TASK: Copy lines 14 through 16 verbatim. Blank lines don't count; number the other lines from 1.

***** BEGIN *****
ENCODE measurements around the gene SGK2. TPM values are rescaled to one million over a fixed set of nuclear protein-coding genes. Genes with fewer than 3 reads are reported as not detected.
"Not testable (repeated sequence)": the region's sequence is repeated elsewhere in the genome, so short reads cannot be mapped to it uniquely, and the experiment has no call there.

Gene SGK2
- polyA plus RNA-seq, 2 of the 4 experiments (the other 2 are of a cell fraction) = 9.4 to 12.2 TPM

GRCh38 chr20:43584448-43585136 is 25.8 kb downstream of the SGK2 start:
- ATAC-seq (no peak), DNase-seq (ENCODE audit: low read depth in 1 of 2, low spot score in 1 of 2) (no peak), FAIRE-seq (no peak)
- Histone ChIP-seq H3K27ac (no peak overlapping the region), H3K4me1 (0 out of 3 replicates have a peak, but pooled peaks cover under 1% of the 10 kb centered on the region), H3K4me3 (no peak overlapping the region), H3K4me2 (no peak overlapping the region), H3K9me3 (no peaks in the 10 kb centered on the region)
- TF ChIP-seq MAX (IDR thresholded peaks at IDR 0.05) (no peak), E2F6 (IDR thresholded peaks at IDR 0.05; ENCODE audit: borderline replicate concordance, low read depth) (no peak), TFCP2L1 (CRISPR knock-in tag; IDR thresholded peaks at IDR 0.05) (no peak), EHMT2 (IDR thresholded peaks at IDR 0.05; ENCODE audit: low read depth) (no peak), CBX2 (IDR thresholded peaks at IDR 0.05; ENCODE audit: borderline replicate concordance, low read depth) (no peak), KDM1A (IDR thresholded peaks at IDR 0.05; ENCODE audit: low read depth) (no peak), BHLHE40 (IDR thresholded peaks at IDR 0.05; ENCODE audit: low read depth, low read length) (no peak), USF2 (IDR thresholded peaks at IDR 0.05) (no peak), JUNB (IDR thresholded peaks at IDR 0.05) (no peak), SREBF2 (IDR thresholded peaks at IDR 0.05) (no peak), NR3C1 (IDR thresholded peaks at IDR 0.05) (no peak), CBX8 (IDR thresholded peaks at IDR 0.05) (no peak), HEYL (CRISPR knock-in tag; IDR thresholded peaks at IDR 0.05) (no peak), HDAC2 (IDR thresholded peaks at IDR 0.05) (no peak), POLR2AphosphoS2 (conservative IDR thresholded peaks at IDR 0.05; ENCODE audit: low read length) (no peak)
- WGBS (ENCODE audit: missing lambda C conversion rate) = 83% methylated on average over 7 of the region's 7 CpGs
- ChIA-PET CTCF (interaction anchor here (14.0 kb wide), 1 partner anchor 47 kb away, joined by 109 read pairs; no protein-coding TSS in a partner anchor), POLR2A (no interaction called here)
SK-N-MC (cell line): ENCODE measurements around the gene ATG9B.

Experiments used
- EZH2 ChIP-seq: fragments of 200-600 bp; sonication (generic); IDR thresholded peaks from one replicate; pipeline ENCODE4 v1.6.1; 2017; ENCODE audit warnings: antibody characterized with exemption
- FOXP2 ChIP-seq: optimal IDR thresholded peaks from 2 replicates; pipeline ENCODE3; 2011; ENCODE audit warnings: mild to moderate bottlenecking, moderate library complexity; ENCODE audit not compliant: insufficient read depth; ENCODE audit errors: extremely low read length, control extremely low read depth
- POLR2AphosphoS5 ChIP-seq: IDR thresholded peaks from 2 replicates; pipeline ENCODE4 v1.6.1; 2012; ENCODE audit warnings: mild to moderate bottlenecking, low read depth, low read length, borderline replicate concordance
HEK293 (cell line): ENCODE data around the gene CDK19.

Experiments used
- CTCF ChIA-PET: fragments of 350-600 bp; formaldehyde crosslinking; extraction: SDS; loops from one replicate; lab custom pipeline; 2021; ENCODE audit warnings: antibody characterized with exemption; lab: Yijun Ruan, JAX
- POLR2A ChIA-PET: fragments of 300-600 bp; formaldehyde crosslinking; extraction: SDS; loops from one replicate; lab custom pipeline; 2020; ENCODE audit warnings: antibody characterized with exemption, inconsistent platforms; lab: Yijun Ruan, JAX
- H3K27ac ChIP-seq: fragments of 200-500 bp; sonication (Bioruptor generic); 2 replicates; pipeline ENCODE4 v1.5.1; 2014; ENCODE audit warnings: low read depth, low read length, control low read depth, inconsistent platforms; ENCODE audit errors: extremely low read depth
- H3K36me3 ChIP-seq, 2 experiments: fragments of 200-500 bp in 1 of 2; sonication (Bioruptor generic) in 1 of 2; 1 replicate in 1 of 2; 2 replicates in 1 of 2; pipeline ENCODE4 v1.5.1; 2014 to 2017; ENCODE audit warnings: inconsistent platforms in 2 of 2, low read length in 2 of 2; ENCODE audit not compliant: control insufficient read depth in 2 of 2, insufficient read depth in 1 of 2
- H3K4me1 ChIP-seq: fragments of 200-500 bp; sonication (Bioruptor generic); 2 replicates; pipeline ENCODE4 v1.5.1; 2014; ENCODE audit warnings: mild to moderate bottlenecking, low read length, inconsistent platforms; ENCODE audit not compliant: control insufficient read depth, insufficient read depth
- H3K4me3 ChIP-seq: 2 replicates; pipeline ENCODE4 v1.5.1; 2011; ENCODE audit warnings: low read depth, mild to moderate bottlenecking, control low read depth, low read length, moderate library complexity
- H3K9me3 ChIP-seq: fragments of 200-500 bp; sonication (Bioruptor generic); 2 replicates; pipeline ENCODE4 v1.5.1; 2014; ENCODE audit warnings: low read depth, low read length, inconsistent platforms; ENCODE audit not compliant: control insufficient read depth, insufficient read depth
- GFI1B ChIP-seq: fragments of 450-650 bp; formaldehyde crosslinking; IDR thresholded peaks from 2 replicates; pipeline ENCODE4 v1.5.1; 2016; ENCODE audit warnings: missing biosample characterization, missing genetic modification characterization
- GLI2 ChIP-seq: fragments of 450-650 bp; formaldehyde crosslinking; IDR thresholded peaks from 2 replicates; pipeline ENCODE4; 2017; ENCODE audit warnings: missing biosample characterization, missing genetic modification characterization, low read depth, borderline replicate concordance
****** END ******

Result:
- FOXP2 ChIP-seq: optimal IDR thresholded peaks from 2 replicates; pipeline ENCODE3; 2011; ENCODE audit warnings: mild to moderate bottlenecking, moderate library complexity; ENCODE audit not compliant: insufficient read depth; ENCODE audit errors: extremely low read length, control extremely low read depth
- POLR2AphosphoS5 ChIP-seq: IDR thresholded peaks from 2 replicates; pipeline ENCODE4 v1.6.1; 2012; ENCODE audit warnings: mild to moderate bottlenecking, low read depth, low read length, borderline replicate concordance
HEK293 (cell line): ENCODE data around the gene CDK19.